The latest video, showing the members of St. Stephen’s College’s ANGA taking a pledge on Valentine’s Day to promote misogyny, has caused a furore on the internet.


A video making the rounds of social media since 14th February, showing the members of St. Stephen’s College’s Alnutt North Gentlemen’s Association (ANGA) taking a pledge, has been grabbing a lot of eyeballs lately. The oath is taken in the Alnutt North men’s residence block alongside the block tutor every year, and has been a part of ANGA’s V-Day tradition for quite some time now. It is a ritual not unlike Hindu College’s Damdami Mayi Puja of the Virgin Tree on every Valentine’s Day. An eyebrow-raising aspect of it, however, lies in the fact that the men, in the name of “Liberty” and building a “paramount egalitarian fellowship”, simultaneously pledge “to philander exclusively with men” and to “promote among them all misogyny”.

A source, not wishing to be named, clarifies that though most of the boys participate in the ritual and head out for an ice-cream afterwards, it is nota compulsory oath. They are even told in advance, ‘supposedly’, that the pledge is all in good fun. It is not meant to be taken seriously under any circumstance, and the issue was never given such publicity or brought under the limelight before. With social media providing instant access these days and the video going viral, however, ANGA has come under direct attack from various student groups, some of which even claim to have been protesting in vain against the ritual for quite some time.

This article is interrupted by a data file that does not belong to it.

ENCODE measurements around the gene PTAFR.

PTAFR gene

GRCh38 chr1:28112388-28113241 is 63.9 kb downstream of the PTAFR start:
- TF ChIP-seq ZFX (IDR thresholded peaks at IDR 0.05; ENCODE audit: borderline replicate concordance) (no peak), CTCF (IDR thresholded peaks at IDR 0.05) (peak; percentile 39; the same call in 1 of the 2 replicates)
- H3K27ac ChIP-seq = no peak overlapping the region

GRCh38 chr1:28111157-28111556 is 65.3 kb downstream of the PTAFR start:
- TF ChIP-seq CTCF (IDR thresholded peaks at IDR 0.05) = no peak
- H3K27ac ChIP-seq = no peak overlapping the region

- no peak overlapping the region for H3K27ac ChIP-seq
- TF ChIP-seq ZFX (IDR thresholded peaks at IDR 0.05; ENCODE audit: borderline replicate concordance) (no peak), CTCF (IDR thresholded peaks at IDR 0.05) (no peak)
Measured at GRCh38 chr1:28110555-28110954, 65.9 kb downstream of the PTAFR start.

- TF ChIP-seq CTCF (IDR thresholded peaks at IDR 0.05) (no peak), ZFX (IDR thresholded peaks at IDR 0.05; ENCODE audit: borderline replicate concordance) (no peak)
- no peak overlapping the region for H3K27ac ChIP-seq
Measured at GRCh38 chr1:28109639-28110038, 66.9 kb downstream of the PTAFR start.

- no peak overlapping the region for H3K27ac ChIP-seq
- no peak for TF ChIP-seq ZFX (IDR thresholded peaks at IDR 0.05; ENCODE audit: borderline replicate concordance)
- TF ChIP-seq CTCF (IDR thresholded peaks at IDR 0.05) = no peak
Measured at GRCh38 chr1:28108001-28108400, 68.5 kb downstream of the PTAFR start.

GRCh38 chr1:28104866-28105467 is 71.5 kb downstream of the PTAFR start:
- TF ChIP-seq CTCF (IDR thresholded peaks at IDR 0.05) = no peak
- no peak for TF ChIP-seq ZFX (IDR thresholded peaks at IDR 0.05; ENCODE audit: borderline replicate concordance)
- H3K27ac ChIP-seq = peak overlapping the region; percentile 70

Responding to the immense backlash, ANGA states, “We as members of the ANGA family and the larger Stephanian family have always upheld its values actively, supporting the ideas of gender equality. The ANGA oath has traditionally been a mockery meant to take a dig at the institutionalised inequality that exists in our society. It was a clear expression of sarcasm… we believe that it is not right to exaggerate it to such a large extent… at the end of the day, we all belong to the larger Stephanian family. We will, in the future, continue to fight for issues of gender inequality. We are extremely saddened by this kind of misinterpretation of our intentions… [This was] never intended to start a war against the other gender.”

Caught between a battle of interpretations by DU’s various feminist students and women’s groups, and a round of clarifications by ANGA itself, the ritual stands contested. Whether this, or even the rituals like the one followed by Hindu College, ought to be followed or not, is an entirely separate debate altogether. As of now, the spotlight is on ANGA.


Deepannita Misra

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